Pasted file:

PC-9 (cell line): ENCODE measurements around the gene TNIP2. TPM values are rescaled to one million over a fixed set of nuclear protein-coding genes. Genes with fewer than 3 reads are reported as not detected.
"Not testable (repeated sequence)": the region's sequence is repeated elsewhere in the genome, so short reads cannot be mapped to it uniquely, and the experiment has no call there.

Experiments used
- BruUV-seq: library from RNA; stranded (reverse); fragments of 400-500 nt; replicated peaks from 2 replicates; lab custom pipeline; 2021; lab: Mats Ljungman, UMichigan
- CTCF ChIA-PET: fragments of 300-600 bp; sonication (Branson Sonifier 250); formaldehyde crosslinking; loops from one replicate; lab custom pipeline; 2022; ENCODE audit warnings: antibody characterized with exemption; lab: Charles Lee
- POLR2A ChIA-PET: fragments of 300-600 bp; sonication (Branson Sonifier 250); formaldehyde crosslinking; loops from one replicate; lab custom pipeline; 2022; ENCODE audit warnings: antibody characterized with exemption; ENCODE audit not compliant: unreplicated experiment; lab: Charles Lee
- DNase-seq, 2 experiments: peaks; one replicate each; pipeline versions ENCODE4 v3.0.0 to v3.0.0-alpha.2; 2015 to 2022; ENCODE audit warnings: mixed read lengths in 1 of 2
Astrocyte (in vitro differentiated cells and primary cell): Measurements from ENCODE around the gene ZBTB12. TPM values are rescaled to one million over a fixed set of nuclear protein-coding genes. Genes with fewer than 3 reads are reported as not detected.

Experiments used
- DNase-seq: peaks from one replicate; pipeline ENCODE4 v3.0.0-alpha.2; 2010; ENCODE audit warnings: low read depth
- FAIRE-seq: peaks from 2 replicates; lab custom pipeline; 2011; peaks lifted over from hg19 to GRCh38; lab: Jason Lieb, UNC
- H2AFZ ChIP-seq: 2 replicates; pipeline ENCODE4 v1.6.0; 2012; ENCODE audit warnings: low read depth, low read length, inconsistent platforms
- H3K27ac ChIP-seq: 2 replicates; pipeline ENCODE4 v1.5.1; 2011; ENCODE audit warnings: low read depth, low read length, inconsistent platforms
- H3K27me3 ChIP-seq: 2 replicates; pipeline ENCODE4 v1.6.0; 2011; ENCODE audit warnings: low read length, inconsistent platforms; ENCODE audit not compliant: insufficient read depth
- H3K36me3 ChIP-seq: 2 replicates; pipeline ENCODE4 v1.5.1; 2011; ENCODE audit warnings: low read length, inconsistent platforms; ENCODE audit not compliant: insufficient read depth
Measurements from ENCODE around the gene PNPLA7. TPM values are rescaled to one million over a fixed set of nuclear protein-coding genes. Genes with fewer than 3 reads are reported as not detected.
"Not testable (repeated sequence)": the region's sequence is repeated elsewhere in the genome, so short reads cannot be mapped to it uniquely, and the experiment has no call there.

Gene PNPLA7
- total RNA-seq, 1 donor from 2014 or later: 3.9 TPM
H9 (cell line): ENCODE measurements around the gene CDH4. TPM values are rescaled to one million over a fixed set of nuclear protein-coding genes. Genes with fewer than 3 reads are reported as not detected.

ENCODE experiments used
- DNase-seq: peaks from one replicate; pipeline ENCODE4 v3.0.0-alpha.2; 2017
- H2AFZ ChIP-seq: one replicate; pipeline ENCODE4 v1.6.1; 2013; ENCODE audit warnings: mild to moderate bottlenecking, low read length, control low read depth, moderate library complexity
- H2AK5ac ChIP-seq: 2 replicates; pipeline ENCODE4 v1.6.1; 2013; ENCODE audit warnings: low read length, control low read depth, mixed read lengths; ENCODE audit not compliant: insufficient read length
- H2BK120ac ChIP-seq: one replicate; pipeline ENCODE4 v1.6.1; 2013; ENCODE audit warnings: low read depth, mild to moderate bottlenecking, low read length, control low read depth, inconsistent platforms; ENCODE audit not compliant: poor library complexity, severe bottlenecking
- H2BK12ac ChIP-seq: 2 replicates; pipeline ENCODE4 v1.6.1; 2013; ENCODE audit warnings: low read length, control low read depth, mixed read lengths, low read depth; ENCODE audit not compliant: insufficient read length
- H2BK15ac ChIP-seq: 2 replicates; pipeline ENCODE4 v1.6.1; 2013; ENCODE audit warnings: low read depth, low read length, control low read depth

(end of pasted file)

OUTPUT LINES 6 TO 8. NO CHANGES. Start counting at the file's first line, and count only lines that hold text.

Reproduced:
- POLR2A ChIA-PET: fragments of 300-600 bp; sonication (Branson Sonifier 250); formaldehyde crosslinking; loops from one replicate; lab custom pipeline; 2022; ENCODE audit warnings: antibody characterized with exemption; ENCODE audit not compliant: unreplicated experiment; lab: Charles Lee
- DNase-seq, 2 experiments: peaks; one replicate each; pipeline versions ENCODE4 v3.0.0 to v3.0.0-alpha.2; 2015 to 2022; ENCODE audit warnings: mixed read lengths in 1 of 2
Astrocyte (in vitro differentiated cells and primary cell): Measurements from ENCODE around the gene ZBTB12. TPM values are rescaled to one million over a fixed set of nuclear protein-coding genes. Genes with fewer than 3 reads are reported as not detected.